You also say, and I’m going to quote this again, Vanessa, “Women have been so grateful to have a seat at the table that we haven’t questioned how the table is and has been set all these years.” What’s the solution Vanessa? Can you share that?
Well, I firmly believe that as we each learn how to go within and trust ourselves and our inner voice and our inner wisdom, and we act the way we reclaim our inner power and then we live and breathe and move from that place.
That is how we’re going to craft the radical solutions that, frankly, our world really needs at this time. It’s not going to be by following the rules and supporting the structure that’s already been created. We need radically different solutions. And the only way we’re going to get radically different solutions is if we start to be radically different and we have to stop following the rules and create our own playbook from the inside out by trusting ourselves fundamentally is what it comes down to.
“It’s not going to be by following the rules and supporting the structure that’s already been created. We need radically different solutions. And the only way we’re going to get radically different solutions is if we start to be radically different and we have to stop following the rules and create our own playbook from the inside out by trusting ourselves fundamentally is what it comes down to.” ~Vanessa Loder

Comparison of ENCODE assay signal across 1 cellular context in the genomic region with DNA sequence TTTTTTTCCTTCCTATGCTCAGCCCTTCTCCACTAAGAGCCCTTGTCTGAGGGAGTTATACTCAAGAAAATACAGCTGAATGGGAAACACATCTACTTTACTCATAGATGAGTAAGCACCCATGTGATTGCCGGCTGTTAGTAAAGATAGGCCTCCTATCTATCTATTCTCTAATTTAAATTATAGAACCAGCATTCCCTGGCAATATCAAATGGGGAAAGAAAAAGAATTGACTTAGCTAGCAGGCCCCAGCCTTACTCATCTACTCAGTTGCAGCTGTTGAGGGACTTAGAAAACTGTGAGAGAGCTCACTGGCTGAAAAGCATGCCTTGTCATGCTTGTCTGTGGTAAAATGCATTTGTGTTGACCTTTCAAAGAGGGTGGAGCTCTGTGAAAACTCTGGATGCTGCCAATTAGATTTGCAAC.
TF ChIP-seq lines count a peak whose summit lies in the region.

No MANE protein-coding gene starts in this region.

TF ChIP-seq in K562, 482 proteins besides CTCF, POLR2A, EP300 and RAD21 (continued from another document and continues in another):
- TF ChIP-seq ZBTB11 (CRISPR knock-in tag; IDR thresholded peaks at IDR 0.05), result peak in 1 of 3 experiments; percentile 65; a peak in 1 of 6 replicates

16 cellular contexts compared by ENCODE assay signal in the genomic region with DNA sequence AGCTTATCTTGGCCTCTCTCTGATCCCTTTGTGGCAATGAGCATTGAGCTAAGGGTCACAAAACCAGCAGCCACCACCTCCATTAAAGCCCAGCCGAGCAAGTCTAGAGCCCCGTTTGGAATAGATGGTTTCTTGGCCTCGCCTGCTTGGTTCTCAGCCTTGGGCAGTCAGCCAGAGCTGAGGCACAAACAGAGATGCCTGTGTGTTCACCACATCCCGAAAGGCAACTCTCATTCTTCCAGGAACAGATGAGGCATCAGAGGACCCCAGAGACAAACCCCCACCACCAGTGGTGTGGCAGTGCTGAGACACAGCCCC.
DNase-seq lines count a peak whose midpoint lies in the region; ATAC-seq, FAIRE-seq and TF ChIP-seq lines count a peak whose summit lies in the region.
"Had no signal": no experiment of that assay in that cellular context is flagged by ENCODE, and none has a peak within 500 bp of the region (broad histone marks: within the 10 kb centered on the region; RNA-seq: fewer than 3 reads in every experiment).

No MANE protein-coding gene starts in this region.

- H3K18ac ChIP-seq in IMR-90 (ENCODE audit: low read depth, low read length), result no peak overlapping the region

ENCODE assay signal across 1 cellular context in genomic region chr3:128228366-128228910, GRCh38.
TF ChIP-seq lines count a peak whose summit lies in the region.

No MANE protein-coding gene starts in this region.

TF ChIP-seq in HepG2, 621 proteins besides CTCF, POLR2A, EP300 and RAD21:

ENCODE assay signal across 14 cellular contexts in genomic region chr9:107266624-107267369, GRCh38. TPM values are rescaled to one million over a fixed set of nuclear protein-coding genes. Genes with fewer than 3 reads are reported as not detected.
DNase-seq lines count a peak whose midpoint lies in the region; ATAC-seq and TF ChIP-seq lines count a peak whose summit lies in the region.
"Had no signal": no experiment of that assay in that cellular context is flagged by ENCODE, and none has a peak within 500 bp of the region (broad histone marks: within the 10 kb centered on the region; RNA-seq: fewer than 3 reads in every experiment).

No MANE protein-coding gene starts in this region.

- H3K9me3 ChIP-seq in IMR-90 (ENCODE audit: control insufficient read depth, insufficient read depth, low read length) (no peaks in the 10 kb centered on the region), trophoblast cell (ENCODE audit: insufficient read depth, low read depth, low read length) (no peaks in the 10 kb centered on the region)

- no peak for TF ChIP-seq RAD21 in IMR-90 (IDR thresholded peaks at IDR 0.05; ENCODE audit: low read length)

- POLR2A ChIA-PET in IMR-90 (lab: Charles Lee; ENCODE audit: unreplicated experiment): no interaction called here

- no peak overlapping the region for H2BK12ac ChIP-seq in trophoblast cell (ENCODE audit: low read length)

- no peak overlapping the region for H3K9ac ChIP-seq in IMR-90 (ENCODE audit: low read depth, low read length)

Absolutely. To loop back to the show’s title, are you climbing a ladder that’s taking you to the wrong destination? I want to ask you this, Vanessa. Is there anything you feel that I may not have touched upon that you’d like to leave people with around that?
I just want you to know, wherever you are on your journey, whether you’re struggling or what you’re dealing with, I just want you to know that I see you. I want all the women out there to feel seen, to feel heard, to feel supported, and to know that you matter, that you deserve more, that you deserve better, and that you have the power to create that for yourself.
And the other thing I want to say is that when women gather together in groups or just like you and I talking right now, we build this energy in this power, this connection that makes us truly unstoppable. And so, if you do feel alone in your struggles, find other women. Find a tribe. Gather together. That’s how we’re going to really change this paradigm.
Thank you so much for sharing your insights with everyone watching, listening and reading this Vanessa. Super valuable in today’s world, guys. Four words for you: Go get the book.
Thank you so much. You are just such a superstar. I feel very connected to everything that you have spoken about and what your journey has been all about. And I can’t wait to see all the other fabulous things that you’re going to do and come back and talk about, right?
Me too. Thank you so much for having me. I love your energy. You are a fabulous woman. I can tell you’re really a marketer and brilliant at sales just talking to you, so it’s wonderful to connect with like-minded souls. Thank you for having me.
God bless you. You blessed me and you’ve made my day. And I really hope that everyone out there got some real value from today’s show, and we’ll share it with everyone that they know.